Posts Tagged ‘AIIM’
A few days ago, AIIM New England sponsored a panel discussion on Cloud Computing, Mobile Content Management and the trend to “bring your own device” (BYOD). I don’t plan to talk about those subjects here, but I should introduce the panel. We had three brilliant speakers: Roger Bottum – VP of Marketing, SpringCM; Christopher J. Luise – Executive VP, ADNET Technologies and Marc D. Anderson – Co-Founder and President of Sympraxis Consulting. The discussion was mostly technical, but toward the end, it drifted into a philosophical lane.
The lane change occurred after considering the fact that mobile devices and cloud-based applications allow us to work at any time, from almost anywhere; although Marc pointed out that working from the shower will require the invention of the driPhone. Additional fuel came from an audience member who remembered a time (in the 1950’s) when technology was being advertised as something that was going to allow us to “do our jobs in half the time”, thus increasing leisure time and improving the quality of our lives. He asked: “when does technology start to deliver on that promise?” My first thought was “they also told us that our school desk would save us during a nuclear attack and that filtered cigarettes were safe” – they might have been lying.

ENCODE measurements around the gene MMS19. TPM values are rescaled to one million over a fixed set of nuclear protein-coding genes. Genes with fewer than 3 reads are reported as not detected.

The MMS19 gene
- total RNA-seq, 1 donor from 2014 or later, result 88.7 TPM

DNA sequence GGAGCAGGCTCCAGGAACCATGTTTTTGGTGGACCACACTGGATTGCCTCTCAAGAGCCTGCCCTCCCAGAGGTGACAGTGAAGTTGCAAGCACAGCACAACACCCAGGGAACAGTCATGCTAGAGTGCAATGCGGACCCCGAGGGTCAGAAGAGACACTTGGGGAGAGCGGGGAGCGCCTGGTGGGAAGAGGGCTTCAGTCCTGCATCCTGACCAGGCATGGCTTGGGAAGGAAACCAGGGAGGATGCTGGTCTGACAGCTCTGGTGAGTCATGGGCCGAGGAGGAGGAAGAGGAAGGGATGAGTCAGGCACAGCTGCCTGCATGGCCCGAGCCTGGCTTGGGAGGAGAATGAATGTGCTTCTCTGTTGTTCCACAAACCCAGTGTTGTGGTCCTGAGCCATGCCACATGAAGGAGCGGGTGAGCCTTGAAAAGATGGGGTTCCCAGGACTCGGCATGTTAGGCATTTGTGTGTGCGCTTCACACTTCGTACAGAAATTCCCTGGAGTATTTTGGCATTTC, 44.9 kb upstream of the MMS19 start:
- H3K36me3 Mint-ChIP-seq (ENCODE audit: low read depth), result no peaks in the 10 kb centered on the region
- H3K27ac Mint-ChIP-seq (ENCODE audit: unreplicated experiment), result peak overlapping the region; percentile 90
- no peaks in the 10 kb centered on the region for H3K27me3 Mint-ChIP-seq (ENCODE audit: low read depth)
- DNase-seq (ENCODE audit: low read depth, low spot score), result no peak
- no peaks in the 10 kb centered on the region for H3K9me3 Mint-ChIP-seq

The panelists bounced between the concept of “having to establish a work-life balance” and the fact that avoiding burnout is our (employees) responsibility. There were comments from the audience ranging from descriptions of Scrooge-like expectations to “these devices all have off buttons – use them!” One comment intrigued me:
“Maybe there isn’t a work-life balance, maybe it’s all just life.”
Think about that; why does it matter when we work?